How to stop toddler tantrums

by Lauren Abbott

Having your patience pushed to its limits is very often part and parcel of being a parent.

But rather than losing your temper and dishing out the punishments when it comes to bad behaviour, turning to praise could be just as useful in encouraging the good.

Professor Matt Sanders, founder of the Triple P Positive Parenting Program says: "Appropriate praise is one of the simplest ways to encourage good behaviour and help children learn new skills.

Head tantrums off at the pass
Head tantrums off at the pass

"If you're too busy to notice your kids, except if it's to say 'don't' or 'no', children quickly learn that behaviour which upsets you is also the behaviour that gets them the most attention.”

Professor Saunders encourages parents to notice and praise the behaviour they wish to encourage and then, when a ‘no’ or ‘don’t’ is required for problematic behaviour that it is quickly followed up with a positive instruction.

He explained: “If you have to say 'No! Stop grabbing the cat's tail' follow it up with 'Pat the cat like this'.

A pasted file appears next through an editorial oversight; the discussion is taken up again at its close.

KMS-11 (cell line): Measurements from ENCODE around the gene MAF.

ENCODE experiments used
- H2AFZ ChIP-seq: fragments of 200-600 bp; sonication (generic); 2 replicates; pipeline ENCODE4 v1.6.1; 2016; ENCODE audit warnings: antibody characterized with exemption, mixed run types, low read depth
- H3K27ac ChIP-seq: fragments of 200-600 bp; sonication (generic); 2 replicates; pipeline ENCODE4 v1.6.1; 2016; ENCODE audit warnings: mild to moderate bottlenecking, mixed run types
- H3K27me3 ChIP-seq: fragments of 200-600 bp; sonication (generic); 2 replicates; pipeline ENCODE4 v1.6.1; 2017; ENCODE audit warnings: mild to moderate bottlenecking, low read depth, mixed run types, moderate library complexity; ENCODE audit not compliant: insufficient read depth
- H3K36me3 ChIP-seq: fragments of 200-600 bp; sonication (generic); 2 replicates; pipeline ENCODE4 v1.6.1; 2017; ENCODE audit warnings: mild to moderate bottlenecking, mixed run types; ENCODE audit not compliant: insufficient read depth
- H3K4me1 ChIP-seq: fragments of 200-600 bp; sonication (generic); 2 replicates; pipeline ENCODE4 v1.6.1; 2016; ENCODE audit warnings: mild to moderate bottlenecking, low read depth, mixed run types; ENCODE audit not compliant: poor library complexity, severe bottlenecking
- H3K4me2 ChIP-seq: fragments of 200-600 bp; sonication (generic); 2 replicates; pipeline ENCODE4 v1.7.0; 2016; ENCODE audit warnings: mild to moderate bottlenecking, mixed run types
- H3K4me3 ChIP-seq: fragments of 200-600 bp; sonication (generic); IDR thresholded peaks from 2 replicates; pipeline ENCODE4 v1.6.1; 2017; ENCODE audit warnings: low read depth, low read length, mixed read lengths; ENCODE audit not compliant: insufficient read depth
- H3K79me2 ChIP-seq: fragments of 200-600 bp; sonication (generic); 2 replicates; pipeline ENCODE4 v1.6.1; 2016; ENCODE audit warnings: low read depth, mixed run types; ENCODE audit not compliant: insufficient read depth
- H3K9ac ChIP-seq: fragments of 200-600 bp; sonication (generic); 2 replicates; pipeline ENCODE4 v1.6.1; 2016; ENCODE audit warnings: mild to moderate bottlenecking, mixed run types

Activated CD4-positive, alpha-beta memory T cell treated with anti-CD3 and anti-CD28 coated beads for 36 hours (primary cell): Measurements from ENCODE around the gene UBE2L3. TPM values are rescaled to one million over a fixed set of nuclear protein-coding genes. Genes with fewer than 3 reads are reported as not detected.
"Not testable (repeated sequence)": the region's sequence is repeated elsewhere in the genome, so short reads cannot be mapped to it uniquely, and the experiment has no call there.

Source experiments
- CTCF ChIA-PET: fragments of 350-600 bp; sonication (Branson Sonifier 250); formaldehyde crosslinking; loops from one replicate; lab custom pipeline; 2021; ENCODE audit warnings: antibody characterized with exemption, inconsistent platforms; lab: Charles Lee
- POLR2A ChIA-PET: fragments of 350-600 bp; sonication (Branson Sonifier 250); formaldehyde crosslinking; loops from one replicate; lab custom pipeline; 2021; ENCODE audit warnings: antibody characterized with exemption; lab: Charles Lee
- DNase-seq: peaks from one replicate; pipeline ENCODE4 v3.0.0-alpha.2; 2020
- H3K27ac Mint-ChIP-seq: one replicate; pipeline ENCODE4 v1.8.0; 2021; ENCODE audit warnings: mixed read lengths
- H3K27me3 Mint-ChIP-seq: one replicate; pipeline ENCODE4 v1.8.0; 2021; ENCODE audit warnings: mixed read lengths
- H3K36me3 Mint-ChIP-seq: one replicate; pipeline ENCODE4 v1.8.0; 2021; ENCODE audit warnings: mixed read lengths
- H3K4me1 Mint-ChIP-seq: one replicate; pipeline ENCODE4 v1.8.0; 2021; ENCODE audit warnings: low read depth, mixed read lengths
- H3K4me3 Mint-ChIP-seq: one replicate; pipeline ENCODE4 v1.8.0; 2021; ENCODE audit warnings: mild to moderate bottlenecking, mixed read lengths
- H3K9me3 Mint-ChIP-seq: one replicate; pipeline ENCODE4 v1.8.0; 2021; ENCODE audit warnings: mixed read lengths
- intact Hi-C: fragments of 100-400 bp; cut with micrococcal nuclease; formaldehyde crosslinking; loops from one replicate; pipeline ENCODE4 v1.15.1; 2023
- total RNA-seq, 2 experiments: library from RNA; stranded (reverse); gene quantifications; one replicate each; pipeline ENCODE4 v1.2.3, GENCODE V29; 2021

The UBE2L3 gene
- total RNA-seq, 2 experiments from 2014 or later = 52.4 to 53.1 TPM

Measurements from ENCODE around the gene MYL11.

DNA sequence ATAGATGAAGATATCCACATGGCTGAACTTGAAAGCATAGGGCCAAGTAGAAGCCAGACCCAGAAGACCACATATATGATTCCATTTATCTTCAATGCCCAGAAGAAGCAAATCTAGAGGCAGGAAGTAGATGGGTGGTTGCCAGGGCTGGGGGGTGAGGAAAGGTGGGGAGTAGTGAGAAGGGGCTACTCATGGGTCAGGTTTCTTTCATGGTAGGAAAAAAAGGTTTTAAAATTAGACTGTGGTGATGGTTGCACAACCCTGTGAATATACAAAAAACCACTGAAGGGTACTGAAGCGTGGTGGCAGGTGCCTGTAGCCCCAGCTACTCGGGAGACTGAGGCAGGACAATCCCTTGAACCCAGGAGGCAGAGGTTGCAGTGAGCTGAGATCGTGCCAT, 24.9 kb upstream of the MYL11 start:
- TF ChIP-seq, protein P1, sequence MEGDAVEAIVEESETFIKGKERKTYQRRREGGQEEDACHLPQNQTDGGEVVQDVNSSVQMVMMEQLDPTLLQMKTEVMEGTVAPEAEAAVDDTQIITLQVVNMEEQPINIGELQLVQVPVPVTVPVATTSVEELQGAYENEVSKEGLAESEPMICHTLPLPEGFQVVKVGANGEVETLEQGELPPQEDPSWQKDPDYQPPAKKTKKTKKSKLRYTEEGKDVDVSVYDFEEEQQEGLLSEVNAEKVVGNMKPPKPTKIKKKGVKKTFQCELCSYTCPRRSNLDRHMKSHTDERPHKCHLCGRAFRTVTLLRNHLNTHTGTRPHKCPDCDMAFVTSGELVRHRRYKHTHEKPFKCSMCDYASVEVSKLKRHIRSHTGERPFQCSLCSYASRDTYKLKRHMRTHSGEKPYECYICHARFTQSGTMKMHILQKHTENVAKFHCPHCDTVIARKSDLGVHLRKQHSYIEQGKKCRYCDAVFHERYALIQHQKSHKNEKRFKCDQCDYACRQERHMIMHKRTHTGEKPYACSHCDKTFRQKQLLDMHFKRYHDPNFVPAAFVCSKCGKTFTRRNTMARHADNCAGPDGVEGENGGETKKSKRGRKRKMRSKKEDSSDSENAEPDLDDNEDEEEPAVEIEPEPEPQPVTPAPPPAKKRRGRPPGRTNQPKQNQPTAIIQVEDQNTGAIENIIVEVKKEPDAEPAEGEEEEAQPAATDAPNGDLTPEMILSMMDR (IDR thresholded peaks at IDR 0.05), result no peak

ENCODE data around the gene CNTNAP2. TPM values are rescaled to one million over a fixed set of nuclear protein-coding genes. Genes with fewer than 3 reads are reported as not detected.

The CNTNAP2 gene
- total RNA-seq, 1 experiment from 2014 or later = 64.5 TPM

Every parent knows this look!
Every parent knows this look!

"A good rule is to try to deliver four positive comments to every negative. This requires an active effort to create positive situations and learning interactions with your children, and to notice when they're behaving well. It's worth it, though, because this starts to create a cycle of good behaviour and praise.”

Being specific with accurate praise, ensuring you’re genuine and avoiding praise when it isn’t due alongside good observation skills to notice their efforts rather than results and ensuring that you too are a good role model are all tips Professor Saunders believes can help make this method a success.

"By following this advice, you'll help your children build their self-esteem, encourage the good behaviour you want, and discourage bad behaviour" he concluded.

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